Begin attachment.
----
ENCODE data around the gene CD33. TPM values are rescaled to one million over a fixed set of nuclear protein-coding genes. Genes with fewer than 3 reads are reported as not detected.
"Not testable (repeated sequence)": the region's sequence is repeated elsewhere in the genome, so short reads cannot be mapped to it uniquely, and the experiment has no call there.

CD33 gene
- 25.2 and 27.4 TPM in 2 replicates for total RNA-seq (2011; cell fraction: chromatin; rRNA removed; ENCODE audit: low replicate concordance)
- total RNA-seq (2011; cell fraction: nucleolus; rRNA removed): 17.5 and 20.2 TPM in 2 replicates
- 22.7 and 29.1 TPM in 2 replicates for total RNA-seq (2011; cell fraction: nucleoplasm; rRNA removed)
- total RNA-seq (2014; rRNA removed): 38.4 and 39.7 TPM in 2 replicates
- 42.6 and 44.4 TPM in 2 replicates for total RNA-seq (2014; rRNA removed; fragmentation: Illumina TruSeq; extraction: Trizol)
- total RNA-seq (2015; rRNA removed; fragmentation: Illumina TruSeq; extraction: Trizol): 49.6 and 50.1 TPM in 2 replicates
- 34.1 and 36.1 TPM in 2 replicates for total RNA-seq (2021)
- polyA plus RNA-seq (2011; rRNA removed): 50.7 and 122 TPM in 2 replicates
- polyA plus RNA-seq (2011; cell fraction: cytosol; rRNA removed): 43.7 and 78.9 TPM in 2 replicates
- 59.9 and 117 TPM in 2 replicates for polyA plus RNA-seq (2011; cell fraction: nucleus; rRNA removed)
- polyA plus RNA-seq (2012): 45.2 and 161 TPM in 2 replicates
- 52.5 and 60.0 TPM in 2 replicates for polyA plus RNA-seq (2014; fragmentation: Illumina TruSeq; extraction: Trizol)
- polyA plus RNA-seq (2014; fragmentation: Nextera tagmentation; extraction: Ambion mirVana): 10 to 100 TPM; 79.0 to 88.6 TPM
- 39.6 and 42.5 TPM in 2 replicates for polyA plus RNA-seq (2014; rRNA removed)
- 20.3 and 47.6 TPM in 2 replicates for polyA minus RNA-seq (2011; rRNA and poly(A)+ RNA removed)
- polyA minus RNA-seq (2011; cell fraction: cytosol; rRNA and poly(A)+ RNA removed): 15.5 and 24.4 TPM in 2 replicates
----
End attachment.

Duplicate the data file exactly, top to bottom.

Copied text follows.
ENCODE data around the gene CD33. TPM values are rescaled to one million over a fixed set of nuclear protein-coding genes. Genes with fewer than 3 reads are reported as not detected.
"Not testable (repeated sequence)": the region's sequence is repeated elsewhere in the genome, so short reads cannot be mapped to it uniquely, and the experiment has no call there.

CD33 gene
- 25.2 and 27.4 TPM in 2 replicates for total RNA-seq (2011; cell fraction: chromatin; rRNA removed; ENCODE audit: low replicate concordance)
- total RNA-seq (2011; cell fraction: nucleolus; rRNA removed): 17.5 and 20.2 TPM in 2 replicates
- 22.7 and 29.1 TPM in 2 replicates for total RNA-seq (2011; cell fraction: nucleoplasm; rRNA removed)
- total RNA-seq (2014; rRNA removed): 38.4 and 39.7 TPM in 2 replicates
- 42.6 and 44.4 TPM in 2 replicates for total RNA-seq (2014; rRNA removed; fragmentation: Illumina TruSeq; extraction: Trizol)
- total RNA-seq (2015; rRNA removed; fragmentation: Illumina TruSeq; extraction: Trizol): 49.6 and 50.1 TPM in 2 replicates
- 34.1 and 36.1 TPM in 2 replicates for total RNA-seq (2021)
- polyA plus RNA-seq (2011; rRNA removed): 50.7 and 122 TPM in 2 replicates
- polyA plus RNA-seq (2011; cell fraction: cytosol; rRNA removed): 43.7 and 78.9 TPM in 2 replicates
- 59.9 and 117 TPM in 2 replicates for polyA plus RNA-seq (2011; cell fraction: nucleus; rRNA removed)
- polyA plus RNA-seq (2012): 45.2 and 161 TPM in 2 replicates
- 52.5 and 60.0 TPM in 2 replicates for polyA plus RNA-seq (2014; fragmentation: Illumina TruSeq; extraction: Trizol)
- polyA plus RNA-seq (2014; fragmentation: Nextera tagmentation; extraction: Ambion mirVana): 10 to 100 TPM; 79.0 to 88.6 TPM
- 39.6 and 42.5 TPM in 2 replicates for polyA plus RNA-seq (2014; rRNA removed)
- 20.3 and 47.6 TPM in 2 replicates for polyA minus RNA-seq (2011; rRNA and poly(A)+ RNA removed)
- polyA minus RNA-seq (2011; cell fraction: cytosol; rRNA and poly(A)+ RNA removed): 15.5 and 24.4 TPM in 2 replicates